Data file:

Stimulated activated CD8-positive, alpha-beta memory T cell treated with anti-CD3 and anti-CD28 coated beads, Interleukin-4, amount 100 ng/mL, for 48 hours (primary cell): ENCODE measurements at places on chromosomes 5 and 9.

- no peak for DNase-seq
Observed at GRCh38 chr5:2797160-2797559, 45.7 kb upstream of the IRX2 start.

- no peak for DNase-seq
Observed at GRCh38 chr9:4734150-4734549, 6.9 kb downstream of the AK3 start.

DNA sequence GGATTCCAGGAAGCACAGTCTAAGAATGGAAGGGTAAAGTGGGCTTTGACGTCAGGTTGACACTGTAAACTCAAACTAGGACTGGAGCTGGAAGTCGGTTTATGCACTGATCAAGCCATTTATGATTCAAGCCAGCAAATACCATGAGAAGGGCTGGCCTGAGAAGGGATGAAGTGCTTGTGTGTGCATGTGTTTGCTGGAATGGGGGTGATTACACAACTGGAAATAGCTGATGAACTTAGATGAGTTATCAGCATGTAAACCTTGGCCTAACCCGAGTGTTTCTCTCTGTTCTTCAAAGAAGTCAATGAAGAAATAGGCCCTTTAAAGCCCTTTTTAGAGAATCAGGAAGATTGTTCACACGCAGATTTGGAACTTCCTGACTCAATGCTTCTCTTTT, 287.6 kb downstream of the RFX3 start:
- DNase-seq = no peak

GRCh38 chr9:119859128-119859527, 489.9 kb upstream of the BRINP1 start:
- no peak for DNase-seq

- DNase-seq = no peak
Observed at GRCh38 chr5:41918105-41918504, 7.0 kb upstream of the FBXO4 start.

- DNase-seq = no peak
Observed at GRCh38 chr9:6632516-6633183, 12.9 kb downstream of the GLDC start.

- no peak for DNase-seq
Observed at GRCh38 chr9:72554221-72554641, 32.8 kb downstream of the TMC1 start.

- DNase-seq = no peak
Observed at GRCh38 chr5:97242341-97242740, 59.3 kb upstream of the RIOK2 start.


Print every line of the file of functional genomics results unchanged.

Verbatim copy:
Stimulated activated CD8-positive, alpha-beta memory T cell treated with anti-CD3 and anti-CD28 coated beads, Interleukin-4, amount 100 ng/mL, for 48 hours (primary cell): ENCODE measurements at places on chromosomes 5 and 9.

- no peak for DNase-seq
Observed at GRCh38 chr5:2797160-2797559, 45.7 kb upstream of the IRX2 start.

- no peak for DNase-seq
Observed at GRCh38 chr9:4734150-4734549, 6.9 kb downstream of the AK3 start.

DNA sequence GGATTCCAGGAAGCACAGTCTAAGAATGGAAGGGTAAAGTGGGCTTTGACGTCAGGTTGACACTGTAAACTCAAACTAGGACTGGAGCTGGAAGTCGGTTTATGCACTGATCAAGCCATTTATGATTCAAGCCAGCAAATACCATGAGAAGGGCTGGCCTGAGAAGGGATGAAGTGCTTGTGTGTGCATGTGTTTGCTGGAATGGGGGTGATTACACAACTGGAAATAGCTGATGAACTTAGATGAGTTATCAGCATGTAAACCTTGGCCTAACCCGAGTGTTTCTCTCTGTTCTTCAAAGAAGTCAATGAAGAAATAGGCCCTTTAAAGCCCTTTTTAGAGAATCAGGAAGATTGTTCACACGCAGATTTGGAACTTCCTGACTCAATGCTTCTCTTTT, 287.6 kb downstream of the RFX3 start:
- DNase-seq = no peak

GRCh38 chr9:119859128-119859527, 489.9 kb upstream of the BRINP1 start:
- no peak for DNase-seq

- DNase-seq = no peak
Observed at GRCh38 chr5:41918105-41918504, 7.0 kb upstream of the FBXO4 start.

- DNase-seq = no peak
Observed at GRCh38 chr9:6632516-6633183, 12.9 kb downstream of the GLDC start.

- no peak for DNase-seq
Observed at GRCh38 chr9:72554221-72554641, 32.8 kb downstream of the TMC1 start.

- DNase-seq = no peak
Observed at GRCh38 chr5:97242341-97242740, 59.3 kb upstream of the RIOK2 start.